[Through Christ our Lord. Amen.]

I remember following along in the missalette during Mass as a layman, and whenever the Roman Canon (the first Eucharistic Prayer) was used, wondering why there were words in red brackets that no priest (!) ever read: [Through Christ our Lord. Amen.]

Was there some rule written someplace, that these words were always to be omitted? If so, then why print them?

The answer is “no“; the red brackets signify that the words are optional. At some point, probably a few years after ordination, I started including the bracketed words pretty much every time I used the Roman Canon. It seemed right and most in continuity with our Catholic tradition. I wonder if any other priests do so while celebrating the Novus Ordo?

I suppose the words are in brackets because, on the one hand, the liturgical reformers may have been bashful about doing too much violence to this prayer, which is the oldest of our Eucharistic Prayers, having sanctified generations of Catholics for well over 1,000 years. Rather than completely cut some things out of it, then, they put in the brackets to make them optional. The outcome, of course, was that they came to be completely omitted in most places. That is — if this prayer was even used anymore (in many parishes it has not been heard for years!).

On the other hand, it seems that on the part of the reformers, there was a sense that this particular phrase was an interruption in the larger prayer. That is an understandable concern. I do not like the mentality that then says that we might be free to alter something used by the Church for so long. This is indeed the “hermeneutic of rupture and discontinuity” of which Pope Benedict XVI spoke. But the sentiment is understandable.

The great liturgical scholar, Josef Jungmann, saw these conclusions as ways of dividing up the principle sections of the larger prayer: “Our intercessory prayers and commendations, like all our prayers, should be offered up only ‘through Christ our Lord.’… Like a sign-post marking the line of our prayer, the formula is found today after successive stages all through the canon.” (Missarum Sollemnia [The Mass of the Roman Rite], vol. II, p. 178)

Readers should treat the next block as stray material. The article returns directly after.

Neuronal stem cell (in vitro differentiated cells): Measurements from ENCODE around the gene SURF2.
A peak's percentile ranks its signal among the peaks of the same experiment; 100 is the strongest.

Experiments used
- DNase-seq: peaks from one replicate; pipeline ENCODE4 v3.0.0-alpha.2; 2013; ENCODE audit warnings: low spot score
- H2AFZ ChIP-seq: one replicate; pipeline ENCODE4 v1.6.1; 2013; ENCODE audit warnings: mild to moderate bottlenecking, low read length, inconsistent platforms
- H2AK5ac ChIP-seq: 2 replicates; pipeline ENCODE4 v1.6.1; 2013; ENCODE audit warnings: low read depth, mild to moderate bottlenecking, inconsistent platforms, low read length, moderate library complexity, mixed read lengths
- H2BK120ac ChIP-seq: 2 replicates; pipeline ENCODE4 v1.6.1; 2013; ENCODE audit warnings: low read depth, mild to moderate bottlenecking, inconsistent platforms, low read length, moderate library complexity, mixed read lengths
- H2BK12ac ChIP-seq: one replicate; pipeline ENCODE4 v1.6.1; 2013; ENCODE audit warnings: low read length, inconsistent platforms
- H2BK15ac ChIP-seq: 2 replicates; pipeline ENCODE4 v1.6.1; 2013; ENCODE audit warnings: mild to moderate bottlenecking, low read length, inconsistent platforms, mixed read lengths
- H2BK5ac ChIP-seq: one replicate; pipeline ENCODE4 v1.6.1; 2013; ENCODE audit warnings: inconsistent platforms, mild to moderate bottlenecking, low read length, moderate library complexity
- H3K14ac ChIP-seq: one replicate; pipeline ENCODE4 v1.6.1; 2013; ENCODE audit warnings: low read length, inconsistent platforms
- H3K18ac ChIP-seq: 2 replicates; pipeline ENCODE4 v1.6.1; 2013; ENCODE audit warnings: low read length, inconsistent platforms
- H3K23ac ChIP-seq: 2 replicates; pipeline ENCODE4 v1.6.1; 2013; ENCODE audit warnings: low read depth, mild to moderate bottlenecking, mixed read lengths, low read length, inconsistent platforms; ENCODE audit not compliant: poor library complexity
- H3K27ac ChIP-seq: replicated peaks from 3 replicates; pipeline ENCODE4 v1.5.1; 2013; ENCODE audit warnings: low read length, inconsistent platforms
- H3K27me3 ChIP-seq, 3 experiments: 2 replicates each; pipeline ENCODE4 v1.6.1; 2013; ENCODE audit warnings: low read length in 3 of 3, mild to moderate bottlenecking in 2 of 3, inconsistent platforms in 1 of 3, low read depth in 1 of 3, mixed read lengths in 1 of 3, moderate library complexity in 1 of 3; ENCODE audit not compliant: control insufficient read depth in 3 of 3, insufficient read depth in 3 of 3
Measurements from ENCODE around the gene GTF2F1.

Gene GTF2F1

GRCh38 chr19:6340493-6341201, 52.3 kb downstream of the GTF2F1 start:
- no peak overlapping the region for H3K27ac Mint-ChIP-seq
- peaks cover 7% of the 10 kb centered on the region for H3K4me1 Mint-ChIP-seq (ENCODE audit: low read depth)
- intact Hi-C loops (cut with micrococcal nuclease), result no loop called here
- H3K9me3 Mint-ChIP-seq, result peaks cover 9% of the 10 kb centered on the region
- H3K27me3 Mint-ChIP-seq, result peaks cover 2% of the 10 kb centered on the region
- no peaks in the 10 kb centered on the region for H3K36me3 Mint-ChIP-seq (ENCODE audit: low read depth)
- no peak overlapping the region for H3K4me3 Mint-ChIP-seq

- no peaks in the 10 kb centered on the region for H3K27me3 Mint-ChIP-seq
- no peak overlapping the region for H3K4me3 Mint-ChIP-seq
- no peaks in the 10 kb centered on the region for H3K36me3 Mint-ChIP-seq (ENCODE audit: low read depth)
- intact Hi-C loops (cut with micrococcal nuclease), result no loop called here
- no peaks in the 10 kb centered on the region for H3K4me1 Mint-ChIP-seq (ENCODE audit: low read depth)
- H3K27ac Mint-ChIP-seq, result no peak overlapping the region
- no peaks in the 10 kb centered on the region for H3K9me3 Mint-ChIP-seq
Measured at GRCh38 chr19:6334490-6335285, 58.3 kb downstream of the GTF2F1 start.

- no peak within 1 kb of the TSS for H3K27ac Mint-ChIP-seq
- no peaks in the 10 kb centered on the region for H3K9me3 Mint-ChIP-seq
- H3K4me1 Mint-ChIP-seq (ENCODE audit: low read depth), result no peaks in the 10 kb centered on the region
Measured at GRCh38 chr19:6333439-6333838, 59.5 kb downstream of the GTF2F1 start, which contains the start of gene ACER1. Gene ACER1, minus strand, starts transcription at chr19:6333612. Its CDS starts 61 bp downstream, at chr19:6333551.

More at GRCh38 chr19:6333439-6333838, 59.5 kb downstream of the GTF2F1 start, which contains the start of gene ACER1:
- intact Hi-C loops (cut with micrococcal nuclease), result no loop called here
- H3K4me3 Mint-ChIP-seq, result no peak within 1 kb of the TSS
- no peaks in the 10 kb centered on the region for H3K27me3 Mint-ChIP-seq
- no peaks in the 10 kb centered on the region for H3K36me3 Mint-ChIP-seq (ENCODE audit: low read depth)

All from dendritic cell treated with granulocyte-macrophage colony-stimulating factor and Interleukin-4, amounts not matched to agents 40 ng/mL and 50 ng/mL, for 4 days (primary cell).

Indeed, the Roman Canon covers a lot of territory and is a long prayer. Having occasional conclusions with pauses is a good way to keep our prayer focused and orderly. It also makes it into a sort of litany, for in the Preface prayer that precedes the Sanctus and the Canon, we start everything off “through Christ our Lord” (e.g., “It is truly right and just, our duty and our salvation, always everywhere to give you thanks, Lord, holy Father, almighty and eternal God, through Christ our Lord…“). We also end the Canon that way: “Through Him (Christ), with Him, and in Him, O God almighty Father, in the unity of the Holy Spirit…”. Thus we conclude each major section of our prayer through Christ also, continually pleading to the Father through his Son.

As I wrote recently, when options are presented in the newer form of the Mass, I think it’s best to choose what is most in line or in continuity with our tradition. These prayer conclusions remain as obligatory in the older form — the Traditional Latin Mass or Extraordinary Form. They have been spoken in the Eucharistic Prayer or Canon since at least the 9th century in some places, and since about he 11th century pretty much everywhere (cf. Jungmann, p. 179). Who are we to declare them optional now? That’s a good question any priest can ask when evaluating options: “Who am I? What did my forefathers in the faith do?”

It seemed good to write this post because if I had the above doubt when I was a layman in the pew, I am sure that others have had it and have it still now. And so that, perhaps, some priests might take up the practice of including these words in each place where they are now listed as optional. It is important to remember that, in the Novus Ordo, the Roman Canon “may always be used” and is especially indicated for Sundays and certain feasts. (General Instruction of the Roman Missal, no. 365a)

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